Crisis, what crisis? The swagger is back, opponents, both domestic and European, are being dispatched with a ruthless efficiency reminiscent of the back-to-back title winning seasons, and the quadruple is only a matter of months away.
Well, not quite, but four wins out of four under the stewardship of Guus Hiddink, including three clean sheets, and things are certainly looking a lot rosier than they were after the 0-0 draw at home to Hull four weeks ago.
It’s no secret that results under Luiz Felipe Scolari were a major cause for concern. However, recent performances have done nothing but add fuel to the rumours that all was not well behind the scenes during the Brazilian’s brief tenure. It was said that certain players were not happy with Scolari’s training methods, and felt they weren’t being worked hard enough. Performances at Old Trafford and Anfield did little to suggest otherwise, and Hiddink’s arrival has coincided with smiles returning to the faces of what appeared to be a split camp.
The English trio of John Terry, Frank Lampard and Ashley Cole made no attempt to hide the fact that they thought Scolari had been mistreated, and that a number of their handsomely-paid team-mates needed to look a little closer to home when searching for scapegoats. That’s not surprising though is it? The three aforementioned players are good, honest, dependable professionals; even if Boris Johnson was installed as their new boss, they would get their heads down, and get on with the job in hand, no arguments.
No, it was lesser players, well, lesser characters anyway, that spat their dummy’s out when things weren’t going to plan; the likes of Drogba, Anelka and Ballack, senior players that should really know better. True, the two strikers will feel that they should have been given the opportunity to play alongside each other more often, but it’s hardly a reason to start sulking and wallowing, is it? In the case of Ballack, well, you sometimes wonder what planet these players are on. Barring the final few months of last season, the German captain has done absolutely nothing to warrant his £130,000 per-week salary (nice work if you can get it, given the current economic climate), and it is surely only a lack of decent cover that has kept him in the side until now.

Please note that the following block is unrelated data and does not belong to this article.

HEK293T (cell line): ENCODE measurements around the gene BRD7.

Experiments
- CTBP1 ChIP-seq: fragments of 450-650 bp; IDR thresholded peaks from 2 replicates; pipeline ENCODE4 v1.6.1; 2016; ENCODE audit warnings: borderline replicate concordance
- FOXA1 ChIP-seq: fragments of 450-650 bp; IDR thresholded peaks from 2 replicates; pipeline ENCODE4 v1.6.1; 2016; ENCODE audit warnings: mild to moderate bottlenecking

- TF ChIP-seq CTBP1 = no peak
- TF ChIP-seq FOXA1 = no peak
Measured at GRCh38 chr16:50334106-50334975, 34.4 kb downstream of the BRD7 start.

There can be no doubting the Dutchman’s immediate impact though, because those three have certainly stepped up to the plate in recent weeks, and solitary Drogba strikes have secured a vital three points at Portsmouth, as well as a slender lead to take to Turin, for what will be a true test of Hiddink’s well-documented tactical nous. Go for the early away goal that could kill the tie, or sit back, keep it tight, and hit them on the break; it should make for an interesting, albeit slightly nervy, evening next Tuesday.
With the zonal-marking system an unpleasant distant memory, Petr Cech seemingly on his way back to proving he is the best in the business, and the return of Ricardo Carvalho imminent, an upturn in defensive performances is surely a formality. Let’s not forget, 1-0 victories were the foundations on from which the second Premiership success was built on, and nobody was complaining then.
Michael Essien came through 90 minutes for the reserves on Monday night unscathed, and with a goal to his name, and having his energy and drive in midfield, alongside Frank Lampard, who has surely put the Gerrard / Lampard debate to bed in recent weeks, will be a massive boost to our assault on four (that’s right Fergie, four) trophies.
With a tricky, yet hardly frightening, trip to Coventry on Saturday, followed by that massive test in Turin three days later, the next week could ultimately define the rest of our season; let’s just hope the recent resurgence is a sign of things to come.